Now, I’m not so concerned about the agency clause. The gal I’ve been talking to has a boutique agency, so I imagine she doesn’t have anything really bearish like that. But, more and more, I’m wondering what agents can do for writers that we can’t do for ourselves. A bunch of agencies are now announcing that they’re assisting their authors with self-publishing, or even developing epublishing branches. They’re clearly doing this because their traditional revenue streams are drying up. Indeed, several of my friends who have long-standing relationships with agents are not seeing new sales to publishers right now. Except maybe in Young Adult.

It’s a difficult time for agents. I totally get that.

So, right now I’m not convinced having an agent would really make a huge difference for me.

I’m still the awkward girl at the prom. My work is still the kind that the big publishers frown at, with worry on their faces, unable to clearly envision where they’d put me on the bookshelf. I truly believe the key for me lies in building readership. (Thank you, all you lovely readers who read and say nice things to me!) People out there do want to read my books, but no one will know it until I have some numbers.

I’m at peace with that.

What I’m not at peace with is waiting. I don’t want to be like Vladimir and Estragon, eternally distracting myself while I wait for something I might not even recognize when it arrives.

No point in reaching for that brass ring if they’re dismantling the Carousel and converting it into the Zooming Horses Racetrack.

(Wouldn’t that be a cool ride?)

So: no announcement today. See? Here you are, waiting along with me. I may yet sign with this agent or another, on a future project.

But, on this, I’m ready to move forward.

Let’s do this thing!

Obsidian Win

Isn’t this cloud a great metaphor? Sailing along, giving rain to a very select portion of the landscape.

So, yesterday was a pivotal day for me.

I received a contract offer on Obsidian.

This is the novel that started it all. That took me from nonfiction to fiction. My red-headed firstborn. This is the one that everyone told me they didn’t know how to market, because it’s hopelessly cross-genre. One famous author friend who graciously read it said it’s like I wrote an epic male fantasy from a very female perspective. She also said I was forging a new path with it and that it would feel like wading through waist-deep snow.

Boy did she call that one.

So, yesterday, after 3.5 years of wading through waist-deep snow, I finally broke through.

I can’t even tell you how it felt. I sat in stunned silence for quite a while, just exploring the feeling of not STRIVING any more. All those feelings of hope and grief and anger and determined outrage I’d been piling on all that time, just let go. I giggled. I burst into tears when my mom sent flowers. What a ride.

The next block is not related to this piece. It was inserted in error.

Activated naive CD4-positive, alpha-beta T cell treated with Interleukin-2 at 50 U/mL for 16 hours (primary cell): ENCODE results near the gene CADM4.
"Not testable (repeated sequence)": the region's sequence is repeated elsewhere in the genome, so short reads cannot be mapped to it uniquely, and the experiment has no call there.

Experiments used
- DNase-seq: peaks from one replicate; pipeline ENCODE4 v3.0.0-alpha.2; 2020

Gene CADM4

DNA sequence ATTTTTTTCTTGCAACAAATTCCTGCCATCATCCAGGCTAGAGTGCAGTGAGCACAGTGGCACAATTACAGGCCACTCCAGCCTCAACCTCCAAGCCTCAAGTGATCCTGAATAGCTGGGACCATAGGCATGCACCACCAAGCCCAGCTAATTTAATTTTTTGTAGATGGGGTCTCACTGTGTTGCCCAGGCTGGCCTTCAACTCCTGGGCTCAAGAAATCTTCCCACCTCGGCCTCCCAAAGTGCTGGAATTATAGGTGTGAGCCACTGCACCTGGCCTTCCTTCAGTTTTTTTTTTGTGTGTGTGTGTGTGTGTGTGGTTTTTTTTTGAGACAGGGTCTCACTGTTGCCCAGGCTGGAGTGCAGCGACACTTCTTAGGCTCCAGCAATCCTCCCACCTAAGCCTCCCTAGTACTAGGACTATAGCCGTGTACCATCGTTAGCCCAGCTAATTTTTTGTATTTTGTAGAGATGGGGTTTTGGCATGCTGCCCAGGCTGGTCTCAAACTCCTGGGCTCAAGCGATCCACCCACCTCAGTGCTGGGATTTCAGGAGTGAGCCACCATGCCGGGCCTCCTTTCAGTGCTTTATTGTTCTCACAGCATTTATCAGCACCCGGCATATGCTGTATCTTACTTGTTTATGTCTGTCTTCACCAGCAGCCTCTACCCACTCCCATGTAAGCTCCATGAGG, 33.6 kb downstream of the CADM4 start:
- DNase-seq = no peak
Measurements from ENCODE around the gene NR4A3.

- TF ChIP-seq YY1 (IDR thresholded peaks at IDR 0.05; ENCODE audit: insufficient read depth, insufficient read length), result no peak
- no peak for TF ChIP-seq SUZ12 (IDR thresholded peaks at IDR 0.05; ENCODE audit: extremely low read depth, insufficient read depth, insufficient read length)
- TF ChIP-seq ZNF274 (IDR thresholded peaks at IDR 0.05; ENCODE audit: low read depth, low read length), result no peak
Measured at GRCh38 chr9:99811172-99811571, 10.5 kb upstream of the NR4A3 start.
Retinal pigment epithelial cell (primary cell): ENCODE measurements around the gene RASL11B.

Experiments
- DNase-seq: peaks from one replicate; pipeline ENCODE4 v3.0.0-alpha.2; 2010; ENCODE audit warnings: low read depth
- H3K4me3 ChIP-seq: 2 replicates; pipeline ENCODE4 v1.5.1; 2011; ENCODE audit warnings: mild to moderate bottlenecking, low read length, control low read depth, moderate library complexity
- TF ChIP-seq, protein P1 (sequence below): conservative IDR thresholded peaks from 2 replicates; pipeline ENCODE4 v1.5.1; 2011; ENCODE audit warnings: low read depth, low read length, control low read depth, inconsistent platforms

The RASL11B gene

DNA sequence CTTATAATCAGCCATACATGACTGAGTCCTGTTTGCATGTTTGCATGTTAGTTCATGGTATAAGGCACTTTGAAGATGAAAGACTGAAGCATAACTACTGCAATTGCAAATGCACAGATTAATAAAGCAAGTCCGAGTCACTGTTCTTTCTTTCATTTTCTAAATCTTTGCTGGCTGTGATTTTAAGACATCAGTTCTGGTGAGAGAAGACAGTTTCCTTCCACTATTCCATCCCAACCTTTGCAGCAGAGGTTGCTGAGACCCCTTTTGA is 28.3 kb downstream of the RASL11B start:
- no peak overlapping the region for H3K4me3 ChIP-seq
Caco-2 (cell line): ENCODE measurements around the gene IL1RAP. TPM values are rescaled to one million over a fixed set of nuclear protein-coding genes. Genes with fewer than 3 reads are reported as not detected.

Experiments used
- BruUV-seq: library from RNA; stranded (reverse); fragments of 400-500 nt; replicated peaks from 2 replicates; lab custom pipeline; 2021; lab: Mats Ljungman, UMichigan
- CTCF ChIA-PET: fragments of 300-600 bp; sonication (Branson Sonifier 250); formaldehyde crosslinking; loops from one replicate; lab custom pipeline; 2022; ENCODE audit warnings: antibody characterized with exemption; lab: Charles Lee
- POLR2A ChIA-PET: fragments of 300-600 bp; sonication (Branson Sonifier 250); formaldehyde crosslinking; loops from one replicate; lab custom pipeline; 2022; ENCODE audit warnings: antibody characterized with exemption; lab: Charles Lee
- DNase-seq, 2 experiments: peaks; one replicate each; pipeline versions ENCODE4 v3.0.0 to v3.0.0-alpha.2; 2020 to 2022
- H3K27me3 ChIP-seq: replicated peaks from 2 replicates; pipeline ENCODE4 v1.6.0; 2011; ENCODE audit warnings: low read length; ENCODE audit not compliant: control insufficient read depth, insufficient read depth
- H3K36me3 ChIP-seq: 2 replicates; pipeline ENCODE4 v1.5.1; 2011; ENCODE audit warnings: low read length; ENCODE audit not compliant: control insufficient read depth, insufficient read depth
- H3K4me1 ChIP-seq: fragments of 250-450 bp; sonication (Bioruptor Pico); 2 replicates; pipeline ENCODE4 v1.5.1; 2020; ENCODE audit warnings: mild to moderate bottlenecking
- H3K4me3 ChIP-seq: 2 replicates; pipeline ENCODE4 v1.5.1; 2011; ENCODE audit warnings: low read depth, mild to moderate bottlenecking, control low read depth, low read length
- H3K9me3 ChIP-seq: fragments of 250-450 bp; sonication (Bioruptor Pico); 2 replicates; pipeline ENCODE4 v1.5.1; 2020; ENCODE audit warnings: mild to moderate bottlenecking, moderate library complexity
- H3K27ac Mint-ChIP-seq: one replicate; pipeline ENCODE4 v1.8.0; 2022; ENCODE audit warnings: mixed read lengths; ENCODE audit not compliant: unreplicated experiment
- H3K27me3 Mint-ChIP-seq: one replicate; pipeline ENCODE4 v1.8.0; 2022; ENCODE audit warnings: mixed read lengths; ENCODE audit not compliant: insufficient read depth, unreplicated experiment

I have to admit – I wouldn’t have felt this so much if it had happened right away.

Now, I’ve let (Possible) Agent who has Obsidian know that I have an offer, as she asked me to do. I’ll wait to see what she says and then move from there. But no matter what, Obsidian will see the light of day and I’m just so, so grateful.

Rain for everyone!

Resurrecting the Dead Elephant

I might have to revamp my writing file organization system.

Yes, gasp if you will. After 15 years of using the same system, I’m now discovering it doesn’t quite fit the writer I am today. I’ve kind of outgrown it, which is both thrilling and daunting.

Okay, you all know I’m a fiend for organization. It’s that little bit of Virgo easing up on my Leo cusp. If you’re just reading so you can make fun of me, well… okay. But if you don’t have a bit of Virgo, you might get bored.

I keep email folders and then organize my files on the computer into folders with the same names. For lo these fifteen years, I’ve been using three major categories for my writing work: In-Progress, Ping-Pong and Published. In-Progress is divided into Incomplete and Draft, and all have further sub-folders for individual works. My Ping-Pong folder is for works under active submission. I read an article in Poets & Writers when I was first starting out that suggested viewing the submission process as a game of ping-pong. You hit the ball out there, they reject it and pop it back, you send it right back out again. When the ball doesn’t return? Score!